The paper "Aging Population and Implications for the U. S Health Care System" is a perfect example of a term paper on social science. Population aging is a worldwide phenomenon, which is having and will continue to have key implications on all facets of human life in all societies. This process is irreversible and enduring, as seen from varying patterns and differing paces in different countries and regions all over the globe. A study conducted by the United Nations shows that the pattern towards the older populace is largely irrevocable, with the youthful populaces of the past doubtful to be experienced again (Bednash, Fagin & Mezey, 2003).
Internationally, the populace of older individuals is growing significantly faster than the populace as a whole. Populace aging has been characterized as a major demographic attribute of the twentieth century. It has been termed as one of the most idiosyncratic demographic occurrences of the past century, and it will remain a significant population problem all through the 21st century. In the year 1950, the planet housed approximately 205 million aged persons, 606 million in the year 2000, and in 2050 the figure is anticipated to hit 2000 million (Centers for Disease Control and Prevention, 2009).
This mirrors a tripling of the old population over the two consecutive fifty-year periods. This paper examines the implications of populace aging for the U. S health labor force, both in the milieu of caring for the elderly and on health care occupations and professions. Projected figures of Aged Population The following countrywide statistics are specific to aging highlight the importance of this growing section of the population to educators, researchers, and practitioners in health care.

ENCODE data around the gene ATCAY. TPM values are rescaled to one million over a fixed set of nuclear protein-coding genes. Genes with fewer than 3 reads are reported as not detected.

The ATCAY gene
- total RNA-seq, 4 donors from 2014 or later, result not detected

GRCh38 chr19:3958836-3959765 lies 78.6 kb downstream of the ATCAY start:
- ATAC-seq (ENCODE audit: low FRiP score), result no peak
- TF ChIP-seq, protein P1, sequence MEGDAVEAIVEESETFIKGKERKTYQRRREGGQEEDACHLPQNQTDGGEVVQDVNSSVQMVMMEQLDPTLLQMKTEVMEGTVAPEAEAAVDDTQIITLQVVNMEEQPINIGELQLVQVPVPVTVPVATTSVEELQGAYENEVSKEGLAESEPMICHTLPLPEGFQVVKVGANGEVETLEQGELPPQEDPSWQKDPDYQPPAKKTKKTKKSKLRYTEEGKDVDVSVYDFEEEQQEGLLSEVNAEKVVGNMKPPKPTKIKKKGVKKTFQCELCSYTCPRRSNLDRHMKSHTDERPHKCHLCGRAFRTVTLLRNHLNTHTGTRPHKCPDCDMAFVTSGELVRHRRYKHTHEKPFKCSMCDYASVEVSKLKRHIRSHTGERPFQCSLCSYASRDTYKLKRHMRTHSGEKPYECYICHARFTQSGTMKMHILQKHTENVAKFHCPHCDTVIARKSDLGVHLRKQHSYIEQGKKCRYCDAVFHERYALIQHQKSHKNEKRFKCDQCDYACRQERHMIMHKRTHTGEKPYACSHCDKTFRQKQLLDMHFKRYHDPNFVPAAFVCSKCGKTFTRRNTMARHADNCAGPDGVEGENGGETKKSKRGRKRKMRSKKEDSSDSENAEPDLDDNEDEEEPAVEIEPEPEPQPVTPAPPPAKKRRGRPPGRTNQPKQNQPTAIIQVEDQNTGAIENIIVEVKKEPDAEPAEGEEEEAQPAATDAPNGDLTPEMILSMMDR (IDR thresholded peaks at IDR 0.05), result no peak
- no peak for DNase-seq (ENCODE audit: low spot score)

At present, thirty-six million Americans are over the age of sixty-five comprising 12% of the total population. It is projected that by 2030, 71 million Americans will be aged above 65 years accounting for 19.6% of the total population (Fitzwater, 2007). 63% of freshly licensed nurses indicate that older adults comprise a bulk of their patient loads (Fitzwater, 2007). The U. S is unprepared to meet health challenges posed by its aging populace. The older adult populace will be bigger, more ethnically varied, and have a greater education level than past generations.
While older adults are anticipated to become more and more diverse, lots of health professions are not, and this deficiency of diversity could contribute to discrepancies in health outcomes. Population aging has become a significant development issue that calls for urgent action. Most importantly, projections into the first quarter of the twenty-first century prepared autonomously by a number of scientists and organizations, merit the closest attention. It is projected that by the year 2020 the number of elderly individuals internationally will reach more 1 000 million with more than 700 million of them in developing states (Fitzwater, 2007).